Thursday,14 December, 2017
Current issue | Issue 1262, (10 - 16 September 2015)
Thursday,14 December, 2017
Issue 1262, (10 - 16 September 2015)

Ahram Weekly

Protests continue

Government employees are continuing their protests against the new civil service law, reports Ahmed Kotb

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Al-Ahram Weekly

Hundreds of employees of the Egyptian National Authority for Social Security (ENASS) and the Egyptian Tax Authority (ETA) demonstrated against the new civil service law at the weekend, claiming it would reduce the incomes of almost seven million employees in the public sector and violate basic workers’ rights.

The demonstrations, which took place in front of two government buildings in Cairo, came ahead of a million-man protest march on 12 September announced two weeks ago by a coalition of labour syndicates and associations. Using the name “Tadamon”, or solidarity, the coalition wants the government to freeze the law which was passed in March in order to reform a complex wages system and increase efficiency in the public sector.

“It is against the constitution to allow the new civil service law to be applied in our Authority because it is independent and should not be considered part of the wider public sector,” said Ibrahim Abdel-Wahab, one of the ENASS protesters. He added that Minister of Social Solidarity Ghada Wali had promised earlier that the law would not be applied to ENASS employees because they worked for an independent authority.

Participants in the protests also fear the new law could herald massive layoffs, as well as decreasing salaries. However, a statement issued by the cabinet last month said that while the current law stipulates that weak assessment results could lead to an employee being fired, under the new law such results would lead him to be transferred to another job at the same level after two years.

 If an employee’s assessment remained weak for three years running, a percentage could be deducted from his salary, according to the new law. If his weak performance continued, the statement added, a human resources committee would decide his fate.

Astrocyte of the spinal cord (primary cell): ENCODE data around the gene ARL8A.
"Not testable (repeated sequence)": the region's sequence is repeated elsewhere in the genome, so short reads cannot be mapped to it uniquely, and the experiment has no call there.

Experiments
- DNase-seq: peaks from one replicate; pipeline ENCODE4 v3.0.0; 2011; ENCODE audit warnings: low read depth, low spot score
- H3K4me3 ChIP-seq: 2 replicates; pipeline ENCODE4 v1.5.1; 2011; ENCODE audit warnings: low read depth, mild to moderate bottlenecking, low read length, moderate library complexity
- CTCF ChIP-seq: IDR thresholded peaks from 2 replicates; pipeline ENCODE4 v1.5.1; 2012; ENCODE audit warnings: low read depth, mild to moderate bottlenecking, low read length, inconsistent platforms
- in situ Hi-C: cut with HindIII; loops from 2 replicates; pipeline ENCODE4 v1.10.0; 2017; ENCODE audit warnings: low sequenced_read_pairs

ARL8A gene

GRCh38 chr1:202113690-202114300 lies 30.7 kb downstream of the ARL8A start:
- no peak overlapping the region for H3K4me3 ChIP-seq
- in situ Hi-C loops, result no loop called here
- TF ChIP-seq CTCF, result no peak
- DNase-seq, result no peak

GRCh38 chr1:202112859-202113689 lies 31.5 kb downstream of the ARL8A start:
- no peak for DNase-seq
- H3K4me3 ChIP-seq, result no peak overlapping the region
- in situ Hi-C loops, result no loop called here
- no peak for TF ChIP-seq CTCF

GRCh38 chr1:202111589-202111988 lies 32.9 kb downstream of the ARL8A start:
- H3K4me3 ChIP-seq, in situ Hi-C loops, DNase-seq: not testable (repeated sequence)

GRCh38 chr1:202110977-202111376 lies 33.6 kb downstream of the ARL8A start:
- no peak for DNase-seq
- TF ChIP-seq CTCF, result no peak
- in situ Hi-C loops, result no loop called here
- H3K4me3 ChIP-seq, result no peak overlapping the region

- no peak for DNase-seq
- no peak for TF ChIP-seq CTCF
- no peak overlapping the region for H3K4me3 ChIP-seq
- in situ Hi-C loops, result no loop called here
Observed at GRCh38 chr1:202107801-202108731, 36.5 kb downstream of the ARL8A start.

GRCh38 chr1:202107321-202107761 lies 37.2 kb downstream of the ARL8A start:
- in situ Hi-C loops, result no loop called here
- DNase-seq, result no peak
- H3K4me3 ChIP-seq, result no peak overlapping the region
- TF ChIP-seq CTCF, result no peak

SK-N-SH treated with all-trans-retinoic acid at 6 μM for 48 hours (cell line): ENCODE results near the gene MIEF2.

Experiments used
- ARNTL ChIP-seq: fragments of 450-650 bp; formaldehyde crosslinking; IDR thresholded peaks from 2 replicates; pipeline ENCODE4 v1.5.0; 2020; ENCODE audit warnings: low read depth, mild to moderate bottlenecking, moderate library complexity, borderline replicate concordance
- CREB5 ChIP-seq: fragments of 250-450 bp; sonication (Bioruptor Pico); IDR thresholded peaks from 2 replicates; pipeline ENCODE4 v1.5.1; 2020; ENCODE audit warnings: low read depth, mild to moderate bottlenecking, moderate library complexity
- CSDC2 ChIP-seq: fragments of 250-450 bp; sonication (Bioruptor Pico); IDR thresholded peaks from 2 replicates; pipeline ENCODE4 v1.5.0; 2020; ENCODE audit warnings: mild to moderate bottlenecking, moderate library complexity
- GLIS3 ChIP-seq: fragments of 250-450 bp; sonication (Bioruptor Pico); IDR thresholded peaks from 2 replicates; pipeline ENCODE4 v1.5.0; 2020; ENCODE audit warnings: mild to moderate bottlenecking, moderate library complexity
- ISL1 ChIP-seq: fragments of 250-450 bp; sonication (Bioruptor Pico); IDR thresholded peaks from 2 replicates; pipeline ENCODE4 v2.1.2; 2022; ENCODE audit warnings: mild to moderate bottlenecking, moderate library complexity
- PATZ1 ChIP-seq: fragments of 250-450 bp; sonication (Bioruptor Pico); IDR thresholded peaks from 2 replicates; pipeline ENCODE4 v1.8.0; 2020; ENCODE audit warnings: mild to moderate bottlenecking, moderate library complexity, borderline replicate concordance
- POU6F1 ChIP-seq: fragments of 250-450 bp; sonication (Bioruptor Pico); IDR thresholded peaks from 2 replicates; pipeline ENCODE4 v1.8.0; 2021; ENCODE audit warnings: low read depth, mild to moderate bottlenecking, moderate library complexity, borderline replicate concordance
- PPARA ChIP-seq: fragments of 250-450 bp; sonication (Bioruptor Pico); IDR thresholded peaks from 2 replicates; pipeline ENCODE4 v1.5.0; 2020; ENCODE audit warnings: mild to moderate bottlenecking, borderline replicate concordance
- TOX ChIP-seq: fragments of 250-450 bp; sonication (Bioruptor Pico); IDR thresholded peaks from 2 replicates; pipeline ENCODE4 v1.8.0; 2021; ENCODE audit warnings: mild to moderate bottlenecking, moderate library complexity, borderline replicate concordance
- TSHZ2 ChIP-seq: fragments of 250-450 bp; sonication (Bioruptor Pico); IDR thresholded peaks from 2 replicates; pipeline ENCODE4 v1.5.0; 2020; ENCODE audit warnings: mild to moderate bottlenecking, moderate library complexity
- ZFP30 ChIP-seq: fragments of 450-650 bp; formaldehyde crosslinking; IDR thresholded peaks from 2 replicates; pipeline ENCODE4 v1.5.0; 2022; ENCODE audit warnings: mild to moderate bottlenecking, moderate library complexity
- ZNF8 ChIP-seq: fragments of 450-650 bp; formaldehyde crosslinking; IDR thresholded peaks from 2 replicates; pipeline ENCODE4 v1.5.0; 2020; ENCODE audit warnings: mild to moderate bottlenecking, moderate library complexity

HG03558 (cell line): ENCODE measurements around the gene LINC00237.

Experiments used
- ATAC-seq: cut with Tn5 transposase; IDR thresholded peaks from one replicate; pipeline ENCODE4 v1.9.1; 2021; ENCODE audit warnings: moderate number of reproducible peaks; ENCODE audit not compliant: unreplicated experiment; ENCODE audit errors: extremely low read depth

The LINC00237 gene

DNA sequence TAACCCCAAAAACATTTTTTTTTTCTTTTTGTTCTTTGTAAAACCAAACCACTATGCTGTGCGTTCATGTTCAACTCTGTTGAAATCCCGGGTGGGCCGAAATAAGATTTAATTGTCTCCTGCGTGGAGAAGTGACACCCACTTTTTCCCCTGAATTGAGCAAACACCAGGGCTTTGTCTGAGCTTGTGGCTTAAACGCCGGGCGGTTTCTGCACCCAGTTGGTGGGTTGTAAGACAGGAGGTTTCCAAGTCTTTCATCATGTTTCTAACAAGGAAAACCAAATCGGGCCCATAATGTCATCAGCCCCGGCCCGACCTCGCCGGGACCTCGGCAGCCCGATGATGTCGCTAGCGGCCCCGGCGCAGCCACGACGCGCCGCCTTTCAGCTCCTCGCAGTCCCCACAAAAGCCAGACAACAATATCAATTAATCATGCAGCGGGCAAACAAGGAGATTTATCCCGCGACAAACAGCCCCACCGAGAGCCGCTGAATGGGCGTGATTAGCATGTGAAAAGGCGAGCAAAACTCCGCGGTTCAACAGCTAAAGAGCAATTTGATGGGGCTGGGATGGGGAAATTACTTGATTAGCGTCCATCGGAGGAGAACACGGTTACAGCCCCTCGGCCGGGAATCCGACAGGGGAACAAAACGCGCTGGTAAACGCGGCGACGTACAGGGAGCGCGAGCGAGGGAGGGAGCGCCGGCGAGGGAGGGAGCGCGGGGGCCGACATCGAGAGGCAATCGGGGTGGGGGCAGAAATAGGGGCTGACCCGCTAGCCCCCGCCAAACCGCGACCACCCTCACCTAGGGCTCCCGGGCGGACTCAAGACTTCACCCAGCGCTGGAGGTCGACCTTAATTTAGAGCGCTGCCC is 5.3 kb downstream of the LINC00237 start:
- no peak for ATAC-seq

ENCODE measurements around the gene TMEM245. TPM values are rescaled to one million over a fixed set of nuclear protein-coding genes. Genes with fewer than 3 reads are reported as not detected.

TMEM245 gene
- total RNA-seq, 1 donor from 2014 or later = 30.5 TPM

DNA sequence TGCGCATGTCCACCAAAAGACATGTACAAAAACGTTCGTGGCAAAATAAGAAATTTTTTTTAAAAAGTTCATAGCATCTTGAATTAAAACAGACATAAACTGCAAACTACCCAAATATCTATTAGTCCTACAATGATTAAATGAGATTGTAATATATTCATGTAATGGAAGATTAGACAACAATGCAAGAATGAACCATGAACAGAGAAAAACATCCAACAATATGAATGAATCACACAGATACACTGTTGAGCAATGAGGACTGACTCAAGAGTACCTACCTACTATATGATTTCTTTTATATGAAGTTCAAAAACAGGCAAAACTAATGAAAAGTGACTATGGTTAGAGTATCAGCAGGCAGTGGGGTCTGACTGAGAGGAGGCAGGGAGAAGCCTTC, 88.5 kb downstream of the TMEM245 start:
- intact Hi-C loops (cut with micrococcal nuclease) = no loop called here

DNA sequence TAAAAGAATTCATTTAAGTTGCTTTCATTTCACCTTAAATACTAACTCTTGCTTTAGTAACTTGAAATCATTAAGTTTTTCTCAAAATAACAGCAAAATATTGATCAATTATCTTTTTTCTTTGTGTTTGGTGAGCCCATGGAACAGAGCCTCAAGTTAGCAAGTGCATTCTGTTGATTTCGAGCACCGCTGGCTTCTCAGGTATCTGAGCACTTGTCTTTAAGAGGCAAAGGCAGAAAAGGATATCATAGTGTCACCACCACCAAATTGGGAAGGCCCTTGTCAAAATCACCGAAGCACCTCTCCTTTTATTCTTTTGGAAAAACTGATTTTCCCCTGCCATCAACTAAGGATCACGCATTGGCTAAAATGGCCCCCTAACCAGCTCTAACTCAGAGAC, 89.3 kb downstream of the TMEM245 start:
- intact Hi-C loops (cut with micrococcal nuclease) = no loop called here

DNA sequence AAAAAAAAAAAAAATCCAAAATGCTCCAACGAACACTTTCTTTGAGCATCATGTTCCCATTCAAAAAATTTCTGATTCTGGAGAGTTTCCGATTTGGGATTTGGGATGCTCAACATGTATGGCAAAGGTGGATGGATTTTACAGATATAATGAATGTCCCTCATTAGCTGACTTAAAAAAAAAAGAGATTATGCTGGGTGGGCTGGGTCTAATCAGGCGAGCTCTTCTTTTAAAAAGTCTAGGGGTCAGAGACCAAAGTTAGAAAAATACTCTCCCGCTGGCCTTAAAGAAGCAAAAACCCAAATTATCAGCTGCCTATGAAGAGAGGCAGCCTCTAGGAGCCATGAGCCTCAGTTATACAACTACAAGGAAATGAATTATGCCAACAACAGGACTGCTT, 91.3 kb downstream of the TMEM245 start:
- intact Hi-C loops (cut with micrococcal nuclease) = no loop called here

Representatives of the customs and tax authorities who have rejected the new law failed to reach a deal during negotiations last week with Prime Minister Ibrahim Mehleb on the new law. They came after hundreds of employees organised a protest last month in front of the Press Syndicate in Cairo to show their rejection of the law.

The Tadamon coalition, which includes about 20 labour associations, has called for a protest in Fustat Park for seven hours starting at 10am on Saturday 12 September. Several groups of government employees are expected to participate, demanding that the new law (Law 18/2015) be suspended until representatives of the workers and the government can form a committee to draft a new one while reinstating the old law, 47/1978, which was in effect until March in the meantime.

“A new and fair law must be drafted in order to guarantee a safe working environment and a salary system that fits the needs of public-sector employees,” a press statement by the Tadamon coalition said.

Some groups and associations support the new law, however, including the General Union of Egyptian Workers Syndicates (GUES). In a press conference on Monday, Gebali Al-Maraghi, head of the GUES, said his union had called for amendments to the old law several years ago because it “ignored the rights of workers”.

“Those who oppose the new law do so out of personal interest,” he said.

The prime minister said in a press statement issued by the cabinet last month that the government was insisting on implementing the new law because it was an important step towards administrative reform, curbing bureaucratic inefficiencies and establishing a new wages system and hiring standards.

He said that implementing the new law would not take place before all suggestions for amendments to it had been listed to, however.

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